For the record: while I do everything to make my writing as polished as it can be, I know that I’m not the best person to copyedit my own writing. I have my editor do that. If you hire a copyeditor, your copyeditor will most likely work in Word (and if she doesn’t, and she charges by the hour, you may pay more for editing than you should).
After the editing stage, you’ll likely format your book for e-reading devices. Word is notoriously finicky for formatting ebooks, and Scrivener creates ebook files with unsightly gaps between words. So, while you can format ebooks with Scrivener or Word, they aren’t the best tools for the job.
To format ebooks, I prefer Jutoh for a more reliable outcome. You can export an edited Word document into Jutoh easily, and if you’ve had the foresight to style your paragraphs and headings in Word, those styles will transfer, too. Jutoh will then create an epub or a mobi.
Having the right tools for the right tasks will help you produce better books, faster. While the tools I recommend aren’t the only tools to get the job done, they are the best tools I’ve found to date.
In Sigil’s Book View, click on the Metadata button on the toolbar:
Sigil’s Metadata button in yellow
A box like this will pop up:
Metadata helps readers find your book
Fill out your book’s metadata. Metadata is information that search engines will use to help readers find your ebook, so it’s important that you fill it out. You can also click on the Add Basic button to include more details about your book, such as the date of publication.
2. Convert your book to an epub.
Simply go to File,Save as and save your book. Sigil will automatically convert it to an epub with a .epub extension. That was easy wasn’t it?
How to Check Your Epub
1. Click on the Validate EPUB With Flightcrew button to check if your EPUB is working properly:
Sigil’s epub validate button
If all goes well, you’ll get a message that looks like this:
This is what you’re hoping for!
If your epub doesn’t pass Sigil’s EPUB validator, you’ll get messages that look like this:
Errors show up in red
Don’t despair. In a future post, I’ll address how to handle these error messages so that you can create an epub that looks and works great!
2. Do one more epub check.
If an epub passes Sigil’s validation process, I like to run it through IDPF’s EPUB validator. If your file passes this final test, you’re ready to upload your epub to a platform that will accept it.
Originally posted on the Beyond Paper Editing blog. Revised and updated.
In today’s post, I’ll discuss how to style your ebook in Sigil.
Many of the steps in this post are based on Paul Salvette’s excellent tutorial, How to Make an Ebook with Sigil. I’ve broken down the steps further and provided more screen shots in those areas where I think it’s easy to get stuck. I’ve also suggested some “how-tos” and “why-tos.”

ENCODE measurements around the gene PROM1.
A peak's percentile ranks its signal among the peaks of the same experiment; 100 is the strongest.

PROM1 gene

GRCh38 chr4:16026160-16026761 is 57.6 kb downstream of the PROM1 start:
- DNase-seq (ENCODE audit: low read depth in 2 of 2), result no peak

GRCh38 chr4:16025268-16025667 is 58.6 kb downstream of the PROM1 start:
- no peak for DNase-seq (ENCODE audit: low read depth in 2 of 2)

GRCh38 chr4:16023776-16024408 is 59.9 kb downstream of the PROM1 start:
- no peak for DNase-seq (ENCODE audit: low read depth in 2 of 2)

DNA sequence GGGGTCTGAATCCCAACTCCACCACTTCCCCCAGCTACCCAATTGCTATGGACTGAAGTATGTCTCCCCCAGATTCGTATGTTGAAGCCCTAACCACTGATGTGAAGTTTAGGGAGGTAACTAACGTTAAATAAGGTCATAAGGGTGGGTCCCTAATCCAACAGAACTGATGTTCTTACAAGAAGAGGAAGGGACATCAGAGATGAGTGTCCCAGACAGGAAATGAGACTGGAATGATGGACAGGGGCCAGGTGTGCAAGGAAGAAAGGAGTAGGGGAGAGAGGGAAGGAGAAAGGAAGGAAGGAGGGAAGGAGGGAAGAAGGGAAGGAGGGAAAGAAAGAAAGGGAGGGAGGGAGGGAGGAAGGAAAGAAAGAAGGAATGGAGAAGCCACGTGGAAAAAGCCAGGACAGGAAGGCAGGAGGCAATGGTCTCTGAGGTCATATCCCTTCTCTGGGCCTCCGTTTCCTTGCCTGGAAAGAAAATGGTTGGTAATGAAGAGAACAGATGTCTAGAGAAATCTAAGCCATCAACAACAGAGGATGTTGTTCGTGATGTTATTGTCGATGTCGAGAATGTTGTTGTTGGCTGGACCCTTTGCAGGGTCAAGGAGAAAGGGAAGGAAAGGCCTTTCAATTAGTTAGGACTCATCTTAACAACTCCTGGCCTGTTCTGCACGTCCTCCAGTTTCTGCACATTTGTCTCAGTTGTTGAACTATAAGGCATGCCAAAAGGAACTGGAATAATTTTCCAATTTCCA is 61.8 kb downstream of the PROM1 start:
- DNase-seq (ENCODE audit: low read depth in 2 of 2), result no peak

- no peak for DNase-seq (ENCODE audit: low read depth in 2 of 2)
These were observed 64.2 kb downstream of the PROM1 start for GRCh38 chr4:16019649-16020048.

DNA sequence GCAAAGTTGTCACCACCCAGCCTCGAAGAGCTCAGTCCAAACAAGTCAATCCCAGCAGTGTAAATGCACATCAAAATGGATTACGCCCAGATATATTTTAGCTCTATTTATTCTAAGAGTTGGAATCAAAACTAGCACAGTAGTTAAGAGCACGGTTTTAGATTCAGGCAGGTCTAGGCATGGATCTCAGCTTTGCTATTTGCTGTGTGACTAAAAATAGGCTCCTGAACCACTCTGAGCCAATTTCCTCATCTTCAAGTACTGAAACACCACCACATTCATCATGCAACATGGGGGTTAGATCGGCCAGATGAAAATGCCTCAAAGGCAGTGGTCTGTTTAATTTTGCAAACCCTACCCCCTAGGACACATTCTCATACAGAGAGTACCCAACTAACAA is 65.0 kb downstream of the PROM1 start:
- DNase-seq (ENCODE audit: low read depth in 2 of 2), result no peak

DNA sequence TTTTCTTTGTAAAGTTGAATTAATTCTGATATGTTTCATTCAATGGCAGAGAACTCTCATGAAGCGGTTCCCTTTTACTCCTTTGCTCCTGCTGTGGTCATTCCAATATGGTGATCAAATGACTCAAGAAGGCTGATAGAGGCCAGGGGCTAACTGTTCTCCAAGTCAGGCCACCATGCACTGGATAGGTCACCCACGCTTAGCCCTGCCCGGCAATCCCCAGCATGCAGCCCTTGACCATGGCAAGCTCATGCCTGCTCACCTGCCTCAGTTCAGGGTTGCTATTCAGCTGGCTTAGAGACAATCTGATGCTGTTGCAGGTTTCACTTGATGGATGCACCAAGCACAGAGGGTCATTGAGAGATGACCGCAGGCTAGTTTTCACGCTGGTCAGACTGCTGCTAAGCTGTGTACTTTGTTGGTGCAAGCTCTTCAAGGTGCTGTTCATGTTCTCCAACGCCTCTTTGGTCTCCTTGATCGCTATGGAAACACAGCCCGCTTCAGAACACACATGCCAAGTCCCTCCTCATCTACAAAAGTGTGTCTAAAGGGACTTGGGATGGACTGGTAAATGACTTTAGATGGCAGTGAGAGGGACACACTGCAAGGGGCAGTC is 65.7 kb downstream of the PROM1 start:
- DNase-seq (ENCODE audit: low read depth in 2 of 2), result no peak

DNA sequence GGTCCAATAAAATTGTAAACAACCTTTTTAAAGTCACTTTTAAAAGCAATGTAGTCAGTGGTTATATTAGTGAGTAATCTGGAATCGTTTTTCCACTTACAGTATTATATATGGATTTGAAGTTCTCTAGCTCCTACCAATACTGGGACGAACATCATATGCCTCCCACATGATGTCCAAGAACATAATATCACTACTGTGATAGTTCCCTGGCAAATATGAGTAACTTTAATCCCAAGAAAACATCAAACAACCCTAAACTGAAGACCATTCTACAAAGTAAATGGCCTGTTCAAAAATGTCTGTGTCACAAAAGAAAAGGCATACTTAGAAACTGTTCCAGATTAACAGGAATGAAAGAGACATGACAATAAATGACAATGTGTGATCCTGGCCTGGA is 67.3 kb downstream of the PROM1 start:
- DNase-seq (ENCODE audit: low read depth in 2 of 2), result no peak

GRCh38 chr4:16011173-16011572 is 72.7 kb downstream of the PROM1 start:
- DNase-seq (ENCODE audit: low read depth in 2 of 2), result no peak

If you followed the instructions in this post, you will have pasted your ebook into Sigil’s editing window. It will look something like this:
My ebook in Sigil
To review, Sigil has two “views”— the Book View and the Code View. We’ll concern ourselves mostly with the Book View for now.
Book View (red arrow) and Code View (highlighted in yellow)
Styling Your Ebook in Sigil
The toolbar in Sigil has all the features you need to style your ebook. Follow the steps below to style your ebook.
1. Align your text.
Check your ebook distributor’s guidelines for how their conversion software handles text alignment. Generally, it’s a good idea to left-justify your text (also called ragged right).
Left-justify your text
2. Style your paragraphs using the Paragraph button.
This sets your paragraphs to “normal style” in the same way that you would set your paragraphs to Normal using the Word Styles menu in Word 2010 (if you don’t use Word Styles, it’s a great habit to get into for the purposes of ebook building). Again, if you already styled your paragraphs to Normal in Word, you can skip this step.
Use the Paragraph button to style paragraphs
3. Style your headings.
This step is important because Sigil will use your styled headings to generate an external table of contents (NCX) that readers can use to navigate your ebook. Style a heading by selecting it, or clicking in the middle of it and then clicking on one of the heading buttons:
I used the h2 button to style this level 2 heading
If you already styled your headings in Word, you can skip this step. I’ve noticed that heading styles are retained when you convert your Word .docx file to a plain text file.
Note: Style your chapters headings as H1s.
4. Break up your book into chapters.
Up until now, your file is just one continuous stream of text in Sigil. You want your book to be divided into chapters. Place the cursor where you want to split your book and click on the Split at Cursor button:
Split at Cursor button
Look what happens:
From one file to many
Don’t worry, your split parts haven’t disappeared—each chapter has become a new file. Note the highlighted parts in the screen capture above. You can rename these .xhtml files to meaningful chapter titles, by right-clicking on them and selecting Rename.
To access your chapters at any time, double click on the the files in left menu bar, or on the tabs at the top of the middle window.
Tip: If you’ve styled your chapter headings as HIs, you’re in luck. In the course Creating Ebooks for the Kindle, Tony Harmer explains that you can search for H1 headings quickly in Code View, using Sigil’s search function (Ctrl + F). This makes splitting your books into chapters a quick task.
5. Style any lists using the Bullets or Numbering button.
This will ensure that your lists are lined up neatly on the left. If you’ve styled your lists in your original Word file, using the Bullets and Numbering buttons on Word’s ribbon, check to see whether that transferred to Sigil.
6. Insert hyperlinks.